With in-person events now returning to normal levels, several of the RLB team headed off to Dusseldorf last week for EuroShop 2023, billed as “the world’s no 1 retail trade fair”.
Taking place every three years, it is no surprise the event itself was extensive with numerous halls of exhibitors and a full programme of speakers. For the RLB team, there were two prominent themes running through the event – innovation and sustainability.
Innovation and Technology
As you would expect, there were many suppliers showcasing the latest products and services aimed to make the shopping customer experience better, and life for those working in retail estate management more efficient. From connected building fabric that incorporates Internet Of Things (IOT) with building infrastructure to technologies that delivered tailored customer profiling, there were many prototypes to see and discuss.
Among the many innovations on display, the two that stood out for us were the detection mats that can be used under flooring to expose water damage from refrigeration units and the like in retail estates and the incorporation of smart, connected technology across the retail experience; including smart trollies, and the further evolution of dynamic digital shelf edge labelling systems. All communicating with one another to provide benefits for both retailer and customers alike. As built environmental professionals, the interest for our team was in how both technologies impact store design and functionality. With the detection mats their ability to signal water damage at the early stages will save retailers time and money in being able to rectify the situation before it becomes critical and means store closures. For the front-end technology, it is how much infrastructure will be needed to facilitate customer profile technology and whether this technology can be incorporated at scale into retrofits as well as new store designs.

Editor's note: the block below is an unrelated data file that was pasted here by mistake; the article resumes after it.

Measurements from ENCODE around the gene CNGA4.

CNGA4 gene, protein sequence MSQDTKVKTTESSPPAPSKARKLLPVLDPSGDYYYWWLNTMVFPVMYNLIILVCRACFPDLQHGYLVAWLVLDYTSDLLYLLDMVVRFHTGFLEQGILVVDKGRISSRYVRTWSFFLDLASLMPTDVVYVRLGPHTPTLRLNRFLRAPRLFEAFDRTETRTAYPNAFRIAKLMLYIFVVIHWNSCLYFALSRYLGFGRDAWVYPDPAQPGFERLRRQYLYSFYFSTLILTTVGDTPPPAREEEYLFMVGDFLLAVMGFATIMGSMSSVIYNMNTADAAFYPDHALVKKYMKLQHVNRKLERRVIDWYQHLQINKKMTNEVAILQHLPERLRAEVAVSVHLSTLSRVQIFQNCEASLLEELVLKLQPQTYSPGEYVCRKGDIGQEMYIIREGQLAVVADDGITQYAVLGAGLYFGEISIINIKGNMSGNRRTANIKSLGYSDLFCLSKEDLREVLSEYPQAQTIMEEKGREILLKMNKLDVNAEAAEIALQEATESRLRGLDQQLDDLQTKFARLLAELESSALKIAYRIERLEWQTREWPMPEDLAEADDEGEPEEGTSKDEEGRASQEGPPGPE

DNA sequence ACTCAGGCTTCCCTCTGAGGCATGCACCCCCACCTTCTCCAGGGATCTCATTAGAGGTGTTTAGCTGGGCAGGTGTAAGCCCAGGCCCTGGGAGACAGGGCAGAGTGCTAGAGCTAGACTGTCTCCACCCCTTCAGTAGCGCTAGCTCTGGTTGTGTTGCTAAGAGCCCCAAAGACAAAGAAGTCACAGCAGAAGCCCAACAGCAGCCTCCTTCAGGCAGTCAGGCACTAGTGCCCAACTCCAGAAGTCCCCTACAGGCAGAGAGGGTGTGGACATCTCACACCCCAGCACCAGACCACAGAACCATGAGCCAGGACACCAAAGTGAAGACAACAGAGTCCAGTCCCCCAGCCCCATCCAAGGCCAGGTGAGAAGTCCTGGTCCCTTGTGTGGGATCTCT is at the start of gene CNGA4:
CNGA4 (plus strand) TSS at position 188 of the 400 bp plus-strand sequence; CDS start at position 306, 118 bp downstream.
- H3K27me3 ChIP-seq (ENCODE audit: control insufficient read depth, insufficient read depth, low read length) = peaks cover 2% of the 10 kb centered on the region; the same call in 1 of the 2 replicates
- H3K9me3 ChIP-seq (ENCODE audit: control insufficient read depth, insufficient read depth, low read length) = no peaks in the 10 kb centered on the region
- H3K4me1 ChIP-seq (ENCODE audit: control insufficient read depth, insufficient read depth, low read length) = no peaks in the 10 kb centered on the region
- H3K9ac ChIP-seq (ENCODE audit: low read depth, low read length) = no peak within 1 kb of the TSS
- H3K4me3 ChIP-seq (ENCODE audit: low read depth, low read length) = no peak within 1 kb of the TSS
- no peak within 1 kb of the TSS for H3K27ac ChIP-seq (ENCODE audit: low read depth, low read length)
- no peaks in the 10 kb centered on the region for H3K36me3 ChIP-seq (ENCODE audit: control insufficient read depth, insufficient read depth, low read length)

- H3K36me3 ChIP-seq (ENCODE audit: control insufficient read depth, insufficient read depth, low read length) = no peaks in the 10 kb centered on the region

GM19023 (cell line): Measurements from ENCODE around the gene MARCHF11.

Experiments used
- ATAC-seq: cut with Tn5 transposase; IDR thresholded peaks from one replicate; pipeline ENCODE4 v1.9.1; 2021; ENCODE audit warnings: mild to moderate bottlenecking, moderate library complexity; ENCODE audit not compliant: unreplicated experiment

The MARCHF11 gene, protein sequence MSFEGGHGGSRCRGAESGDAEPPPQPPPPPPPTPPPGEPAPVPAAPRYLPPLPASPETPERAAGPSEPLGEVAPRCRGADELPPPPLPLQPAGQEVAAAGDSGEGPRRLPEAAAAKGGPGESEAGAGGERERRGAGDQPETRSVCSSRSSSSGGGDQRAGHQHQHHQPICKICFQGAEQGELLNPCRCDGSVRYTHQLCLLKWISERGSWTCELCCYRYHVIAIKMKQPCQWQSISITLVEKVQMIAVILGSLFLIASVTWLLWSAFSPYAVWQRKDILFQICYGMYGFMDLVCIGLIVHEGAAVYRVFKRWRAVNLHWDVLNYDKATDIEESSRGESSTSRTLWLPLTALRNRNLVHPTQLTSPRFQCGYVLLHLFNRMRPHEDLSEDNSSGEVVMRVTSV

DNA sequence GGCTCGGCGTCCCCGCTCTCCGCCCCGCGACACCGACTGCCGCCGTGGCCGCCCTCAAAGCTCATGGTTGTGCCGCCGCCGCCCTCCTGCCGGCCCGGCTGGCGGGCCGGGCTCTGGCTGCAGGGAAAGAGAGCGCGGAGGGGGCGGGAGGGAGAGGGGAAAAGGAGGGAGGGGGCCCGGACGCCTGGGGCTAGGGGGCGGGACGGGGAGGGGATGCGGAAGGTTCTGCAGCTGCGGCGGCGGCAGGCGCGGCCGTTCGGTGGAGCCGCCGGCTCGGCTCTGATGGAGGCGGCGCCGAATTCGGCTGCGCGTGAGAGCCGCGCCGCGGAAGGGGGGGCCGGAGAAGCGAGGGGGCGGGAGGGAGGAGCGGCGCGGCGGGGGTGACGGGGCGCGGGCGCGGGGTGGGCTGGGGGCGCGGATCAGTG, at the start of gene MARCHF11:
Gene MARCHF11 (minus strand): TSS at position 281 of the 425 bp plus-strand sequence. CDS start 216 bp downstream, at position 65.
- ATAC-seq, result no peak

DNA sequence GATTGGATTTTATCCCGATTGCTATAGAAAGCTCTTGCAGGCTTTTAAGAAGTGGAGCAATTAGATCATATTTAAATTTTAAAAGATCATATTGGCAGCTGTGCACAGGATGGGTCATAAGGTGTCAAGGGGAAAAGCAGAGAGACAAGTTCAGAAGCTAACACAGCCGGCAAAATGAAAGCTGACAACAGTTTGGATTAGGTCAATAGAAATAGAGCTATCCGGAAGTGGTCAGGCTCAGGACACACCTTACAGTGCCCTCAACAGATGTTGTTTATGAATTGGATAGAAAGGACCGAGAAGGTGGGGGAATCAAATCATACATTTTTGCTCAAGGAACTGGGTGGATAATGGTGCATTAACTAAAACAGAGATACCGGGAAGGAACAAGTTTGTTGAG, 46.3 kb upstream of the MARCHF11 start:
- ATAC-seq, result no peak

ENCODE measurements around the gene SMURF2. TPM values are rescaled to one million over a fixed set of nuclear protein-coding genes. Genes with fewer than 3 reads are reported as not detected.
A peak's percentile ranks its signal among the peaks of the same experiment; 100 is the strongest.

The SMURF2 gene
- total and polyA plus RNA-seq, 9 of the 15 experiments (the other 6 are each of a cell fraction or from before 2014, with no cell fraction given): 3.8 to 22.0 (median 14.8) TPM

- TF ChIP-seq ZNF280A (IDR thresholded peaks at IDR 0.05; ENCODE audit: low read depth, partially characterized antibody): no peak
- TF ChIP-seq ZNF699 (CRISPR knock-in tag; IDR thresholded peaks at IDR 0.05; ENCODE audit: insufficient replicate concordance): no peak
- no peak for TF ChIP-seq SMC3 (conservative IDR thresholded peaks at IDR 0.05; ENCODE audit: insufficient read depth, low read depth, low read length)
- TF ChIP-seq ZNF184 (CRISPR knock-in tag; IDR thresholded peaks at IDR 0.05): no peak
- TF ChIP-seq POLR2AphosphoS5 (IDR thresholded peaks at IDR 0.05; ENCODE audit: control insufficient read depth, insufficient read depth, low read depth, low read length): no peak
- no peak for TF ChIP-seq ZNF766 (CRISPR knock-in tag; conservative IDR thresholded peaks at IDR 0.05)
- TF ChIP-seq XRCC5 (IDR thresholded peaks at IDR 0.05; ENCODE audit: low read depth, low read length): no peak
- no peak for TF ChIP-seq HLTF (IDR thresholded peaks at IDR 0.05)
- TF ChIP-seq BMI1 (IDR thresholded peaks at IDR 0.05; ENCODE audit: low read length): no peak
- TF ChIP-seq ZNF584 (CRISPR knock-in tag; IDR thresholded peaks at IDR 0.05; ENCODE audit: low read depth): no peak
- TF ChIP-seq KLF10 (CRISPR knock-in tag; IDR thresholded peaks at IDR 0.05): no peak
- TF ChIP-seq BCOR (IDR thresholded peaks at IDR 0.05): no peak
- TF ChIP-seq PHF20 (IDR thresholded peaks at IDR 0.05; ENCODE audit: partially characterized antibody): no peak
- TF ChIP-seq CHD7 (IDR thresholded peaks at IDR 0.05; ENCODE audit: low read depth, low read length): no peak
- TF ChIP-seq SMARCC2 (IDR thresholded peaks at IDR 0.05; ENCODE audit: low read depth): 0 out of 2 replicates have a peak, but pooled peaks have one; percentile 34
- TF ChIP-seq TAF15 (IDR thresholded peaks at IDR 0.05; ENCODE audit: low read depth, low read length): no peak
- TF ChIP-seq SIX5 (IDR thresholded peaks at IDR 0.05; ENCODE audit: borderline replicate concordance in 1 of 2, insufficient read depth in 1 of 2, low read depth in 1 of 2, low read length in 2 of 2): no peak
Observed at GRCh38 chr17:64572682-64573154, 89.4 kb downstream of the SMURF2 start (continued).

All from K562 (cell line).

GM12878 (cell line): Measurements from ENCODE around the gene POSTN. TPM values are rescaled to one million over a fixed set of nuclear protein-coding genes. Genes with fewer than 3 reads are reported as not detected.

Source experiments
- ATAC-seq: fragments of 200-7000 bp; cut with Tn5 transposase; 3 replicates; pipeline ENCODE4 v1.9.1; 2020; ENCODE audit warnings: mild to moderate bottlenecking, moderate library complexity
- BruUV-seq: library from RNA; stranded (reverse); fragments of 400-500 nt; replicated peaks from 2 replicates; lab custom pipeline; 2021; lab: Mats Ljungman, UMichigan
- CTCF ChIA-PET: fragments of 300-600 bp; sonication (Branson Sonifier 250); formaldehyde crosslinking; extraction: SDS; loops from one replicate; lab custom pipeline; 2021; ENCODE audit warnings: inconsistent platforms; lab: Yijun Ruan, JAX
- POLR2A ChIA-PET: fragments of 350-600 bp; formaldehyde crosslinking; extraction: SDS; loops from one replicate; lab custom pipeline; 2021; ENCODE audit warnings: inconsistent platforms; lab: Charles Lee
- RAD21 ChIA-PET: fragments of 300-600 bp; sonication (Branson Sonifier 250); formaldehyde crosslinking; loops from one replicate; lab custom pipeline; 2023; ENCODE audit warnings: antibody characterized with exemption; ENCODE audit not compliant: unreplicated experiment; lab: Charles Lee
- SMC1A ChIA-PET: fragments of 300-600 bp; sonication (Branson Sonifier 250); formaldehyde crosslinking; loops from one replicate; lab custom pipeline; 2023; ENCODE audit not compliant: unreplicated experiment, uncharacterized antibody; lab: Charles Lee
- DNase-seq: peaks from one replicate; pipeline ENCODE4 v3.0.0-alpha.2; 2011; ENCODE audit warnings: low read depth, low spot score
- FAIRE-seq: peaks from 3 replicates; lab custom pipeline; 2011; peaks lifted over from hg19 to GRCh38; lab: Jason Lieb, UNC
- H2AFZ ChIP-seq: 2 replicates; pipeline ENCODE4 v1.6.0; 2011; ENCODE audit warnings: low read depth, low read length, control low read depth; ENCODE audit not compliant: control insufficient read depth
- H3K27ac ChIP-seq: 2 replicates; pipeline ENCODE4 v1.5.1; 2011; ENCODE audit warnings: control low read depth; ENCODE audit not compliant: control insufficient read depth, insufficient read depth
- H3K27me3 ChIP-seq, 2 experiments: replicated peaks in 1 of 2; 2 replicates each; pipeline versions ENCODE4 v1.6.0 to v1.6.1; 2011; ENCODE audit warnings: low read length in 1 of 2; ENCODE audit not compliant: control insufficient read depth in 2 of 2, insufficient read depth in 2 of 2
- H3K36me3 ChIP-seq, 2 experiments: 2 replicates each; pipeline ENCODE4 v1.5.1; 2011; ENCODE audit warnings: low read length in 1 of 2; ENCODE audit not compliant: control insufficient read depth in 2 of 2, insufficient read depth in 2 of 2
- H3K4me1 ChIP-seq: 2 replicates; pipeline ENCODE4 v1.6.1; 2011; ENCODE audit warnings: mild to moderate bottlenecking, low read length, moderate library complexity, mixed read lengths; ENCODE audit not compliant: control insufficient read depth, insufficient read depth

Sustainability and the DRS
Sustainability was the second predominant theme, with the Deposit Return Scheme (DRS) being talked about at length by many visitors to the conference. With the scheme legalised in Scotland from August, assuming the Scottish First Minister elections do not influence the legalisation, and rolled out in the rest of the UK in 2025, it of course is forefront in retailers’ minds. This was reflective in the number of DRS units that were being displayed and promoted during the event. The challenge in our opinion will be how to make these units suitable for all stores – as many were too large and way over engineered for many stores in the existing retail estate in the UK. It was also interesting to see how some of the exhibitors, including ITAB, had created their stands from recycled materials with the view to taking them back to their HQ to reuse at other events – surely feeding into their own corporate carbon net zero agenda requirements.
As with all events, it gave our team the chance to stop and think what the future for retailers will look like and how we can help them with the challenges and opportunities ahead. As the retail landscape continues to evolve and the customer experience becomes more bespoke and personalised, we too continue to look at how we can adapt and dovetail our solutions to the future retail environment.